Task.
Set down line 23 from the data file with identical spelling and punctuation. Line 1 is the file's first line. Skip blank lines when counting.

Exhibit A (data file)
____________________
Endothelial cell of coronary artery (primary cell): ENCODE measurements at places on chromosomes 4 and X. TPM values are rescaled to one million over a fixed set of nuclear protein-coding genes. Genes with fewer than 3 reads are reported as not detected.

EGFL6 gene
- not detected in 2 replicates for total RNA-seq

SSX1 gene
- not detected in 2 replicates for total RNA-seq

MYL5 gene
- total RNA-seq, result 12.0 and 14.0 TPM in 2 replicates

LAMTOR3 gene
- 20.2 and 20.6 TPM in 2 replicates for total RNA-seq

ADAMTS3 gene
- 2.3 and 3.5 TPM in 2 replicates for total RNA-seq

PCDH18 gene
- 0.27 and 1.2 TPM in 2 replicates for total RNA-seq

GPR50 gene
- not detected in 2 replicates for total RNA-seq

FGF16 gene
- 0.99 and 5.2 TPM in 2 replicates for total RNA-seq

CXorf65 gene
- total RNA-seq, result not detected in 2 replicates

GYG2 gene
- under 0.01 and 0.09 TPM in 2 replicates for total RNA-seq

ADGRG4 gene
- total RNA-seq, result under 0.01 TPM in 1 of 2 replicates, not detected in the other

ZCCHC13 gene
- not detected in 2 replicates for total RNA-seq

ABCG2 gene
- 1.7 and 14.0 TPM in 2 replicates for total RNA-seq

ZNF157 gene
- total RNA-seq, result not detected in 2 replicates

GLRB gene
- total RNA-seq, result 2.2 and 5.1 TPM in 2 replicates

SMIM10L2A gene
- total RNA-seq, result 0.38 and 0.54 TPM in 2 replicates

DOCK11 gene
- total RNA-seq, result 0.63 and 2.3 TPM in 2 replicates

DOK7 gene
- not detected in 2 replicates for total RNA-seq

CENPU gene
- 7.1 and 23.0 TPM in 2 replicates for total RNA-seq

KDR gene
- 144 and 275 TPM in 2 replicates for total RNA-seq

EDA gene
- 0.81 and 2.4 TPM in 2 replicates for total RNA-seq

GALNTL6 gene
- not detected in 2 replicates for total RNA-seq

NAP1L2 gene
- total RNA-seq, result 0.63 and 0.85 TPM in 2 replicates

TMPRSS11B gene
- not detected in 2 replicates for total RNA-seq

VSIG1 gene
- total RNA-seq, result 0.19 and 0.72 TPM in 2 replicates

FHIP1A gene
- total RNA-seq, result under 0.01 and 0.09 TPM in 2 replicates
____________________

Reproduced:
- total RNA-seq, result under 0.01 TPM in 1 of 2 replicates, not detected in the other